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Insurance Plan of London Vol. XI: sheet 320-1

1 : 960 This detailed 1890 plan of London is one of a series of thirty-one sheets in an atlas originally produced to aid insurance companies in assessing fire risks. The building footprints, their use (commercial, residential, educational, etc.), the number of floors and the height of the building, as well as construction materials (and thus risk of burning) and special fire hazards (chemicals, kilns, ovens) were documented in order to estimate premiums. Names of individual businesses, property lines, and addresses were also often recorded. Together these maps provide a rich historical shapshot of the commercial activity and urban landscape of towns and cities at the time. The British Library holds a comprehensive collection of fire insurance plans produced by the London-based firm Charles E. Goad Ltd. dating back to 1885. These plans were made for most important towns and cities of the British Isles at the scales of 1:480 (1 inch to 40 feet), as well as many foreign towns at 1:600 (1 inch to 50 feet). Chas E Goad Limited Chas E Goad Limited
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Insurance Plan of London Vol. XI: sheet 321

1 : 480 This detailed 1899 plan of London is one of a series of twenty-eight sheets in an atlas originally produced to aid insurance companies in assessing fire risks. The building footprints, their use (commercial, residential, educational, etc.), the number of floors and the height of the building, as well as construction materials (and thus risk of burning) and special fire hazards (chemicals, kilns, ovens) were documented in order to estimate premiums. Names of individual businesses, property lines, and addresses were also often recorded. Together these maps provide a rich historical shapshot of the commercial activity and urban landscape of towns and cities at the time. The British Library holds a comprehensive collection of fire insurance plans produced by the London-based firm Charles E. Goad Ltd. dating back to 1885. These plans were made for most important towns and cities of the British Isles at the scales of 1:480 (1 inch to 40 feet), as well as many foreign towns at 1:600 (1 inch to 50 feet). Chas E Goad Limited Chas E Goad Limited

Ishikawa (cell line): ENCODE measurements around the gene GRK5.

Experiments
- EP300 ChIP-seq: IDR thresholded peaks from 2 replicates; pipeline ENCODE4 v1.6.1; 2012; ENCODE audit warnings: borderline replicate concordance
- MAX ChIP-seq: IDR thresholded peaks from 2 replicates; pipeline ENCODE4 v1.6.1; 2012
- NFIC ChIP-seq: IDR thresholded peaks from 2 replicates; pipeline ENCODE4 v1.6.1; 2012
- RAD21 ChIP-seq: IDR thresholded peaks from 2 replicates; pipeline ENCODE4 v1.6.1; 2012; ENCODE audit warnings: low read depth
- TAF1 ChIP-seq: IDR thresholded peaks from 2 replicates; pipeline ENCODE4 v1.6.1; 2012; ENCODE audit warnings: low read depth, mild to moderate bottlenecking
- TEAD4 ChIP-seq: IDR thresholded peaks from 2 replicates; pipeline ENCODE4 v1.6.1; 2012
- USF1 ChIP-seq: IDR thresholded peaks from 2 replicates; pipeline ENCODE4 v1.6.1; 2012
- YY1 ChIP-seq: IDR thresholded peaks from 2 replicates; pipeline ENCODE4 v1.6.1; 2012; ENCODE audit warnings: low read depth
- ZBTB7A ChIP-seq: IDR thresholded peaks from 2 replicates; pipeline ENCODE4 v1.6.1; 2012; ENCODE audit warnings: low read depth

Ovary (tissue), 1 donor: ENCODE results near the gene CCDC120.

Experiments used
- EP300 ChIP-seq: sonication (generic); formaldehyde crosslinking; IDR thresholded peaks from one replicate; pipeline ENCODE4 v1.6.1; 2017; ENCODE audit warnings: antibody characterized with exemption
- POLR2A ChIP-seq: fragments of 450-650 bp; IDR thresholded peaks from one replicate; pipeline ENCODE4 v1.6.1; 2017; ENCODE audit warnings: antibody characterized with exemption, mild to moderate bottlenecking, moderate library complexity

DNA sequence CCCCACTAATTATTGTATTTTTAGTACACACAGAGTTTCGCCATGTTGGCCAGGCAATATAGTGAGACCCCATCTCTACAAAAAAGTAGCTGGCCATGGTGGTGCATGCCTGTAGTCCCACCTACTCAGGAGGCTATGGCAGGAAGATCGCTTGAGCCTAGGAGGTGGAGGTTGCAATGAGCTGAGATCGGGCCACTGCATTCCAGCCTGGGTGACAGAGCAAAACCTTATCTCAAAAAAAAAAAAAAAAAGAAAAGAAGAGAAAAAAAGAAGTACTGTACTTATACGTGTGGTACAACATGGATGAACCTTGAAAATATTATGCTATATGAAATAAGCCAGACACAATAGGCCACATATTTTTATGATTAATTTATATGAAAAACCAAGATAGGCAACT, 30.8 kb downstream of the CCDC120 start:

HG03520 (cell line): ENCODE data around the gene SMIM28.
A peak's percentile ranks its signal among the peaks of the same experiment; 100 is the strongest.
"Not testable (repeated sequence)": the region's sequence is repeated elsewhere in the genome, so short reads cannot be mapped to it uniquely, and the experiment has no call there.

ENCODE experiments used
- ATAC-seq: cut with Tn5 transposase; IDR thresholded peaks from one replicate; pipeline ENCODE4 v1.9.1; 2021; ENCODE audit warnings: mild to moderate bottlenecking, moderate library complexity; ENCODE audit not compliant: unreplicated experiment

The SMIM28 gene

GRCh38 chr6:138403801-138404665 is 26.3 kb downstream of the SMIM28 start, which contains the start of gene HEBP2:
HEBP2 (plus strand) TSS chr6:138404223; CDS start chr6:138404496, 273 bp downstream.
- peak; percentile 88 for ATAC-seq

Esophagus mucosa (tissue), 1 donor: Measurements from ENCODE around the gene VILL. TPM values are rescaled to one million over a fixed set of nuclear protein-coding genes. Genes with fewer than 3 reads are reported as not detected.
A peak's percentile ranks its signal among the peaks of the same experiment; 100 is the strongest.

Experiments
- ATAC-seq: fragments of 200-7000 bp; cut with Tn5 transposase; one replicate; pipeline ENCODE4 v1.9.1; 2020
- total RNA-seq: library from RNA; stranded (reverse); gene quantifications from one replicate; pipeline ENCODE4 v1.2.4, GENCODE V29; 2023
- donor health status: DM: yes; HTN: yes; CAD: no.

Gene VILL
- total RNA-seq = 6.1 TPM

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Insurance Plan of London Vol. XI: sheet 320-2

1 : 960 This detailed 1890 plan of London is one of a series of thirty-one sheets in an atlas originally produced to aid insurance companies in assessing fire risks. The building footprints, their use (commercial, residential, educational, etc.), the number of floors and the height of the building, as well as construction materials (and thus risk of burning) and special fire hazards (chemicals, kilns, ovens) were documented in order to estimate premiums. Names of individual businesses, property lines, and addresses were also often recorded. Together these maps provide a rich historical shapshot of the commercial activity and urban landscape of towns and cities at the time. The British Library holds a comprehensive collection of fire insurance plans produced by the London-based firm Charles E. Goad Ltd. dating back to 1885. These plans were made for most important towns and cities of the British Isles at the scales of 1:480 (1 inch to 40 feet), as well as many foreign towns at 1:600 (1 inch to 50 feet). Chas E Goad Limited Chas E Goad Limited
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A New & Exact Plan of ye City of LONDON, detail showing Spitalfields

Detail showing Bethnal Green from Bowles' folding map of London of 1731. This is a later edition of the map first issued by Bowles in 1719 extended to include Stepney and the Isle of Dogs. Bowles based this part of the map on Gascoigne’s Survey of Stepney of 1703. Gascoigne, J.
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London VII.57 - OS London Town Plan

1 : 1056 Topographic maps Ordnance Survey Ordnance Survey
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Insurance Plan of London Vol. V: Key Plan 2